BlueSteps Career Management and Executive Search Blog
The BlueSteps Career Management Blog is written with a C-level audience in mind on career management topics ranging from executive compensation, executive resumes, and interview tips to networking, executive job search, and gaining visibility as a professional in one’s industry.
The BlueSteps Executive Search Blog links senior executive candidates to actual retained search recruitment insights from AESC member executive recruiters, BlueSteps career advisors and other guest writers.
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Compensation or articles about negotiating a compensation. Learn more about bonuses, promotions, end of year review salary changes, and trends in compensation.
When choosing your career path, it is often said that one must choose between job satisfaction and salary, as it is impossible to achieve both. In times of economic uncertainty, many people are choosing careers based on salary alone, however, Daniel H. Pink, author of Drive: The Surprising Truth About What Motivates Us, now warns that this decision can have adverse effects.
Releasing the results of their 2012 Executive Compensation Survey, BlueSteps, the executive career management service of the Association of Executive Search Consultants (AESC), announced today that even though turnover in the C-suite is increasingly rapid, 65.4% of global executives, from a survey of 731 executives worldwide, believe long-term incentives do in fact motivate them to higher levels of performance.
In a recent BlueSteps study of over 100 senior executives working in China, seventy percent stated that executive pay had become more competitive over the last 5 years, and 89% indicated their intent to stay in China for over 3 years. The majority of respondents were expats working in China (77%), in general management roles including CEO/COO (63.4%), earning over USD $150k (74%).
In a comparison of six nations, senior executives ranked China as the fourth highest paying country, ahead of other emerging markets, Brazil (5th) and India (6th), yet behind developed nations Germany (3rd), UK (2nd) and USA (1st). 70 percent of respondents indicated that compensation in China has moderately or significantly increased in competiveness in the last 5 years.
Money is flat and meant to be piled up. – Scottish Proverb
Both as a recruiter and as a career coach, I have heard women downplay the importance of compensation. Even if you don’t believe this Scottish Proverb should be your life mantra, paying attention to money matters is important. For most people, your compensation and your ability to earn it and increase it over time is your biggest asset. Do you understand all of the elements of your compensation plan in your current job? If you are looking for a job, are you aware of what is out there? Here are some of the most typical components of compensation:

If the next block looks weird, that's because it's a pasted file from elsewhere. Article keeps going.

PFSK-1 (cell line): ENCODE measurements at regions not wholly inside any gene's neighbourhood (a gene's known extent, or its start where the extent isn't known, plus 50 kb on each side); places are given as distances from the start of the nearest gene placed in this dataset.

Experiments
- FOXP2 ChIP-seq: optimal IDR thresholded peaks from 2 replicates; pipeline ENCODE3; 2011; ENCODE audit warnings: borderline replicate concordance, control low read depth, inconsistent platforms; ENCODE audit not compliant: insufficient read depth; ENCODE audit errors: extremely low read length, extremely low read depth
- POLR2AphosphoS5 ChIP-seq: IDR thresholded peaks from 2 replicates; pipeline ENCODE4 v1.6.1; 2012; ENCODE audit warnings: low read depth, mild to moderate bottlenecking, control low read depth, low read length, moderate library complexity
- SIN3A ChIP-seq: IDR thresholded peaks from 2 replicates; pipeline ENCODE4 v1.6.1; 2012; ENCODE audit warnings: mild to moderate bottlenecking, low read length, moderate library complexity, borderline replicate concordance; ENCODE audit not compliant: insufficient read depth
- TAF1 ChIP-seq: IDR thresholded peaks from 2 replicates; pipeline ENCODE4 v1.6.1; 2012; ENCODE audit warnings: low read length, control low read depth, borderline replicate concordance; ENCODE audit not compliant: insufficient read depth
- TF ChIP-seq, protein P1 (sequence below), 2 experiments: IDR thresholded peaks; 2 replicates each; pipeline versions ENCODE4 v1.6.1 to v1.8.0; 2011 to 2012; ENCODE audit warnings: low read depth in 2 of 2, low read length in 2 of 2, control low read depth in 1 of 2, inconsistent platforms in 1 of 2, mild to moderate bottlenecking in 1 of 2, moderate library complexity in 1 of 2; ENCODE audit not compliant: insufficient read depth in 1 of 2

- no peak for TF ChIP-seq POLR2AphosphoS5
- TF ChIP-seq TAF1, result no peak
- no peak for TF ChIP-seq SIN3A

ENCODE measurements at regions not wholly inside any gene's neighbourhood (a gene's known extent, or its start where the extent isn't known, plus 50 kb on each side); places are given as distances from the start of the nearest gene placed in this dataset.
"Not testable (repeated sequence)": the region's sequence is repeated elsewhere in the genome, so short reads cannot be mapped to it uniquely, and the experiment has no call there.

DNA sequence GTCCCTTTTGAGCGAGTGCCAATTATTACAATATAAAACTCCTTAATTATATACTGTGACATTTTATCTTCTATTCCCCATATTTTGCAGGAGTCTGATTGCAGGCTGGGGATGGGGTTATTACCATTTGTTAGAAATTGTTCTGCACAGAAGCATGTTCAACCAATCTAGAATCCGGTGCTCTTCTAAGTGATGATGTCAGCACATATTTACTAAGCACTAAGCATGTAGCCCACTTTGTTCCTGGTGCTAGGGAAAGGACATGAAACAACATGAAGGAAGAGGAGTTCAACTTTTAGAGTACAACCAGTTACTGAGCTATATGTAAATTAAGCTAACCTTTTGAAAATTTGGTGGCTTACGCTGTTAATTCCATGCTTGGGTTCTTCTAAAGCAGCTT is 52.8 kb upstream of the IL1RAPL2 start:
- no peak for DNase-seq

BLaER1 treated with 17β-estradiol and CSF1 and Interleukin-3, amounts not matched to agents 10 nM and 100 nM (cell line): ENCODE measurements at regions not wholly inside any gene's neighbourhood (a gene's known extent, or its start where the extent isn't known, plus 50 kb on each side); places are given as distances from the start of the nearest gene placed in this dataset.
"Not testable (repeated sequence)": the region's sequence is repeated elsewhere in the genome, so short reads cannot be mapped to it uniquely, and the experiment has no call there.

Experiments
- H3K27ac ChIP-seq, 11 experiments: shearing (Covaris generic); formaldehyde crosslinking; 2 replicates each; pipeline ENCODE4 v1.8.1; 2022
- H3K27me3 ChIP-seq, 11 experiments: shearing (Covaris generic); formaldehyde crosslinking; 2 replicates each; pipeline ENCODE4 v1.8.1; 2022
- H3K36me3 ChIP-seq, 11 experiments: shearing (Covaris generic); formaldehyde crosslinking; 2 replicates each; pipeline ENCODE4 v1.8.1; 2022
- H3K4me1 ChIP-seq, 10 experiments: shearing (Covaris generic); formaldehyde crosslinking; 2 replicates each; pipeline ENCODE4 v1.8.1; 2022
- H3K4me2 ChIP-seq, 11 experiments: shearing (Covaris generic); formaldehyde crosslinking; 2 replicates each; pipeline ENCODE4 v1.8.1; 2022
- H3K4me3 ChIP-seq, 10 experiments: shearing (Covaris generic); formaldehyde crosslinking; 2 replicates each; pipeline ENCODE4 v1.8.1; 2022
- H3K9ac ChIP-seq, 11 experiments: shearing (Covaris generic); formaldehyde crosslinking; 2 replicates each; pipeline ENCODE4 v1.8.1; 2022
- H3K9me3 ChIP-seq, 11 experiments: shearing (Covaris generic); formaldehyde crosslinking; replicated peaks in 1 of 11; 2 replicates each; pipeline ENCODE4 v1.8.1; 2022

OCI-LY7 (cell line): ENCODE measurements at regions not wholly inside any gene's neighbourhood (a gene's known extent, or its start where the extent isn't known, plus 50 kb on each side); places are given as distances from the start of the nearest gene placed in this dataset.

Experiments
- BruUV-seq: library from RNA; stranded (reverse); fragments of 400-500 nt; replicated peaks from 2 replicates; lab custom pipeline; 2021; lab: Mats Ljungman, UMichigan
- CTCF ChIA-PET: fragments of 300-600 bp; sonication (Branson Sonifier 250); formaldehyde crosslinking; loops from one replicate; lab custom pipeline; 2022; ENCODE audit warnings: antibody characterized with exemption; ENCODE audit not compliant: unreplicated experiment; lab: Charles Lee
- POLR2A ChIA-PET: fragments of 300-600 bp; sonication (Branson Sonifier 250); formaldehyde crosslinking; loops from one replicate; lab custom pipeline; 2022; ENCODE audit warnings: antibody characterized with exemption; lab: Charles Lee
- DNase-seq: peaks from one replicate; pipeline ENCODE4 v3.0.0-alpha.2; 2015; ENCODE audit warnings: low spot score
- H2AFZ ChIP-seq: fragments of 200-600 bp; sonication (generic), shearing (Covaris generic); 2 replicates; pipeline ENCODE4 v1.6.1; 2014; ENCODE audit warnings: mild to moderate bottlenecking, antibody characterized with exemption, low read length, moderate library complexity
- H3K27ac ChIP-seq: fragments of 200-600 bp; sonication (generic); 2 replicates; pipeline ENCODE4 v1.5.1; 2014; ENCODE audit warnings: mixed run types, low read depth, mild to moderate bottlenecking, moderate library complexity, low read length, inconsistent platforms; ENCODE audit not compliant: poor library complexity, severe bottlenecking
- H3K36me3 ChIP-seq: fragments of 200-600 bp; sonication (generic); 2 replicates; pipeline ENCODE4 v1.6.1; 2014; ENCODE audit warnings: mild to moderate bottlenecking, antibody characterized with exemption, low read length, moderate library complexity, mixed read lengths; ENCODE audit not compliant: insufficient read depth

Anything that affects your confidence level negatively in negotiations is going to cost you and that’s just a fact. And while it certainly may be difficult to keep your confidence (and chin) up in an economy that’s this down, there are still always some things working in your favor. I’m going to explain one of them, a technique I call the lockdown maneuver.
A recent survey by BlueSteps, the career management service of the Association of Executive Search Consultants (AESC), found that the majority of senior executives surveyed believe that Brazil offers the lowest salary out of a selection of global business centers - when in fact the country offers the highest.
There are federal employment laws which impact your executive career. When professionals and executives transition in or out of a company, there is a myriad of issues to consider. Compensation, severance, benefits, retirement accounts, non-compete clauses, discrimination, and other legal rights are being negotiated and can dramatically affect your career.
Faced with a choice between offers of employment, some on the executive level might give a high salary more weight during the decision-making process, but long-term incentives can be a truer value proposition, particularly in a shifting economic landscape.
For example, deferral plans are fast becoming a popular executive benefit, since they allow for pre-tax contributions that mirror 401(k) contributions lost under limitation rules. A deferral plan is the bonus that keeps on giving year-round as it allows you to reduce your current income tax liability and watch funds grow tax-deferred. In addition, your employer can make matching contributions to cover those not allowed under a 401(k) plan, making the deferral plan a genuine incentive for longevity within a company.